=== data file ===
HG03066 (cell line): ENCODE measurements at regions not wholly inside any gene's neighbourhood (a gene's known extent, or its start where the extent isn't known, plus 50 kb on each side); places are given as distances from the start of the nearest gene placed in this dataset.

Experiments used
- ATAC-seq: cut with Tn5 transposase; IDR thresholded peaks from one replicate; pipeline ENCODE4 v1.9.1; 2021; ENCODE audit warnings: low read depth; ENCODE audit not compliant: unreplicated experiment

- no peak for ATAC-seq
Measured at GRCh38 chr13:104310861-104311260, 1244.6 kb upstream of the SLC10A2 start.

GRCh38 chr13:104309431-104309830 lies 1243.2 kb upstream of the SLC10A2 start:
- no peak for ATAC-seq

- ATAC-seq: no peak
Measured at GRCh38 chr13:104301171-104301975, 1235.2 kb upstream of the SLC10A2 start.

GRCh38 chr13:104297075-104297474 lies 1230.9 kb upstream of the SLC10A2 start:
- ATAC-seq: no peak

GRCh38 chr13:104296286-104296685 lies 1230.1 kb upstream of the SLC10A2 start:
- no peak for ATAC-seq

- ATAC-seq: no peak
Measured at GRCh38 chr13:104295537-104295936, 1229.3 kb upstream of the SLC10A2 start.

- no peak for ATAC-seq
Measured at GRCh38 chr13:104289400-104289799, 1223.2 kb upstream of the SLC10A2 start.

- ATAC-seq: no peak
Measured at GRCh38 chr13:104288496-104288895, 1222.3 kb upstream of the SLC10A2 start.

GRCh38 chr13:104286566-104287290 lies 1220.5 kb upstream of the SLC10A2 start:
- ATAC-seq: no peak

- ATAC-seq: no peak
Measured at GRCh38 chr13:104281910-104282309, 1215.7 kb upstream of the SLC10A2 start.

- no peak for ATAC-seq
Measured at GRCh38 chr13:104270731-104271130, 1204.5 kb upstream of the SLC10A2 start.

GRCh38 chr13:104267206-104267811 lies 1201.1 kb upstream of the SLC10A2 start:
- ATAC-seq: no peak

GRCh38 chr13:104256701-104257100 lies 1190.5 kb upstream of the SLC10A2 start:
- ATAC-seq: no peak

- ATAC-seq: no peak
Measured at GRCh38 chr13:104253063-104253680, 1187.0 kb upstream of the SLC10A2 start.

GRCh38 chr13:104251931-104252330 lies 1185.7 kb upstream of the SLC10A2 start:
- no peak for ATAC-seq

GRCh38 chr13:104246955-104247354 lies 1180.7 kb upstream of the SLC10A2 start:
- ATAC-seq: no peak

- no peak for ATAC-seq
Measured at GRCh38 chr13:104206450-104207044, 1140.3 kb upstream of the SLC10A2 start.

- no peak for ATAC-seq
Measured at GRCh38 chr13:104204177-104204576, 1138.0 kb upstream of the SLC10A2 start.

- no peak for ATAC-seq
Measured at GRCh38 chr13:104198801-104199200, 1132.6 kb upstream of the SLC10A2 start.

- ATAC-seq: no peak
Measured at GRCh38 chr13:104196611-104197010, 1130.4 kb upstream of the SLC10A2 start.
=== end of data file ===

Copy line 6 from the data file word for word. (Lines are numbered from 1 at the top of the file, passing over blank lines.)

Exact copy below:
GRCh38 chr13:104309431-104309830 lies 1243.2 kb upstream of the SLC10A2 start: